No, not every nightclub in Kingston has “dub” in its name; it just so happens that some of my favorites do. As Dubwise Cafe’s website states, this hip, centrally located nightclub combines “food, music, and atmosphere”–my favorite combination! The food is fresh, flavorful bowls (I like the Buddha Bowl, with quinoa and blackened tofu), the music is reggae, and the atmosphere is laid back and funky, just the way I like it.
Fiction Nightlife and Entertainment
When talking about Jamaican music, we can’t forget dancehall. This louder, faster, heavily digitized offshoot of reggae is the perfect soundtrack to a night in Kingston. And one of the best clubs to enjoy dancehall in is Fiction Nightlife and Entertainment. And when I tell you that this was one of my favorite nightlife spots in all of Kingston, you can be sure it’s no fiction!
Sites and Attractions
Nights may be for dancing, but Kingston offers plenty to see and do in the daytime as well. These were some of my favorite sites and attractions:
The Bob Marley Museum
I came to Kingston a casual Bob Marley fan (“Jamming” has always been on my kitchen prep playlist), but this trip has deepened my fandom. My trip to the Bob Marley Museum is largely responsible for this deeper appreciation. The museum is located at Bob Marley’s former home, where he lived from 1975 until his death in 1981. Six years after his death, his wife Rita converted the home into the present-day museum, so you know it’s legit. In addition to Bob Marley memorabilia and photographs, the site also features an 80-seat theater. Several tour packages are available, but I recommend the appropriately named “One Love” tour, which takes you around the museum as well as his former recording studio, Tuff Gong International.
Not to be confused with our Key Lime, Lime Cay is an absolutely pristine islet, about a 15-minute boat ride from Kingston Harbour (you can catch a boat from Port Royal, near Kingston’s airport). This free, public beach is very popular with Kingstonians, especially on Sundays. That’s when seemingly half the city strolls the white sandy beaches, cooling off in the translucent blue waters. If you like a less crowded beach, come during the week, like I did. I could have spent the entire day at this peaceful beach, but as usual, I got hungry.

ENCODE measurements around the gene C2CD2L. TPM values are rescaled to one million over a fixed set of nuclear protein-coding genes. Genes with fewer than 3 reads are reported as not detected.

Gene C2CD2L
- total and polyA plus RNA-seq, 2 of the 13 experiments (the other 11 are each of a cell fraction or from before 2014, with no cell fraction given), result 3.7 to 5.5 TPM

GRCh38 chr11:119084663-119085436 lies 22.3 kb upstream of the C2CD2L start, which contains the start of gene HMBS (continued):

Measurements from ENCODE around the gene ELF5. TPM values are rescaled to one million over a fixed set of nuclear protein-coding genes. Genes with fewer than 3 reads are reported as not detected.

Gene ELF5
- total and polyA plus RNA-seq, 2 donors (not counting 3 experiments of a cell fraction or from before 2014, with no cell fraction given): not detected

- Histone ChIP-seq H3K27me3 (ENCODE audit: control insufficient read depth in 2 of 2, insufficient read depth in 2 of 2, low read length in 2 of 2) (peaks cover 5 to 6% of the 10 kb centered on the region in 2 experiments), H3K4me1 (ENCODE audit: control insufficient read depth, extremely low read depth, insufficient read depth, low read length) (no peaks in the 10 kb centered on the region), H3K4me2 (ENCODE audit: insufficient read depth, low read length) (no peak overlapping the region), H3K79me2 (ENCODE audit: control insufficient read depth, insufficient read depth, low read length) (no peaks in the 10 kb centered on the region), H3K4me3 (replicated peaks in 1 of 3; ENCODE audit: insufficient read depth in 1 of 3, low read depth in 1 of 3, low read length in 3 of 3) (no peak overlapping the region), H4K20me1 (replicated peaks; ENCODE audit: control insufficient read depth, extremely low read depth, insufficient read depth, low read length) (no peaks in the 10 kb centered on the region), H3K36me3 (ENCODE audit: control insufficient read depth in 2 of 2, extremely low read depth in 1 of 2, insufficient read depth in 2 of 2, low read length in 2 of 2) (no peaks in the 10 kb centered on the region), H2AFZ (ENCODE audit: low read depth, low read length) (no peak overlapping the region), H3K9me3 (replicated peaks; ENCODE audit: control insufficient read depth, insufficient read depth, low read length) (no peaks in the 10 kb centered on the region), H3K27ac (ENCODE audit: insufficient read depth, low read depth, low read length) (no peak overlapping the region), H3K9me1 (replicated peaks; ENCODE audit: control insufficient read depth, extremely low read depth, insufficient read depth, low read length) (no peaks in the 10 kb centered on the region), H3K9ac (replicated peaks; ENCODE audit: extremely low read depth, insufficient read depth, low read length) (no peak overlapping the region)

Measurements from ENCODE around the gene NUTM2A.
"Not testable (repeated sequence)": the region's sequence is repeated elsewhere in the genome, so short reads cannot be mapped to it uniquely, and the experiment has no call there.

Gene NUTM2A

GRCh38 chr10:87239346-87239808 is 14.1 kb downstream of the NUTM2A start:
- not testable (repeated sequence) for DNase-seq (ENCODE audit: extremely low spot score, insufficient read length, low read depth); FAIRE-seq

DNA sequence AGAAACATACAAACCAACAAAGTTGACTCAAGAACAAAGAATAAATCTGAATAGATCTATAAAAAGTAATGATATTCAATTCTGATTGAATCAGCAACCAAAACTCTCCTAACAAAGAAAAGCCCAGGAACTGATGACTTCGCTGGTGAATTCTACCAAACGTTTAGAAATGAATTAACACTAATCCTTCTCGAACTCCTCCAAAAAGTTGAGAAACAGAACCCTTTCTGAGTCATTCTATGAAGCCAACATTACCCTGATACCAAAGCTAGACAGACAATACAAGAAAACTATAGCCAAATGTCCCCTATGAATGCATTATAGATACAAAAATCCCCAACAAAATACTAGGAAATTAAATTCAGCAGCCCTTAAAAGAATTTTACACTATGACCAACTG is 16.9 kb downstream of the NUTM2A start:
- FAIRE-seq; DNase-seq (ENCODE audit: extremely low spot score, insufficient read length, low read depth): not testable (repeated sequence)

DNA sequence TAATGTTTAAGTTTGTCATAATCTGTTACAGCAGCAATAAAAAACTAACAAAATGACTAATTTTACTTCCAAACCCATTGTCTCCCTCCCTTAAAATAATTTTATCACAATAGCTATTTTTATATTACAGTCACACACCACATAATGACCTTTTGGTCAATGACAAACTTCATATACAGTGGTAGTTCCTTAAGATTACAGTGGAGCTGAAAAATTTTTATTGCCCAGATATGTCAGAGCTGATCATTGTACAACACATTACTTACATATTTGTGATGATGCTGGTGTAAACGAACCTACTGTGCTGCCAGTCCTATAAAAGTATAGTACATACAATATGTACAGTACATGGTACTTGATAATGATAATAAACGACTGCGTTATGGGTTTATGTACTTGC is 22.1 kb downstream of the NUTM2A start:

This urban park/garden in New Kingston is another free attraction worth checking out. It was founded in 2002, to commemorate the end of Caribbean slavery. This “tribute to freedom,” is perhaps best known for its 11-foot tall bronze sculpture, “Redemption Song,” named for the iconic Bob Marley tune. This beautiful greenspace is a popular gathering place for Kingstonians. And, bonus, it’s not too far from Sweetwood Jerk Center, one of the favorite spots that I mentioned in my jerk chicken article!
There’s a line from the song “Jamaica Farewell,” by the inimitable Harry Belafonte that goes, “I must declare, my heart is there/Though I’ve been from Maine to Mexico.” I’ve been to both those places – and way beyond – but like Mr. Belafonte, my heart is definitely still in Jamaica. I take comfort in knowing that my travels will one day take me back to this amazing island, and to Kingston in particular. I have never been prouder of my Jamaican roots.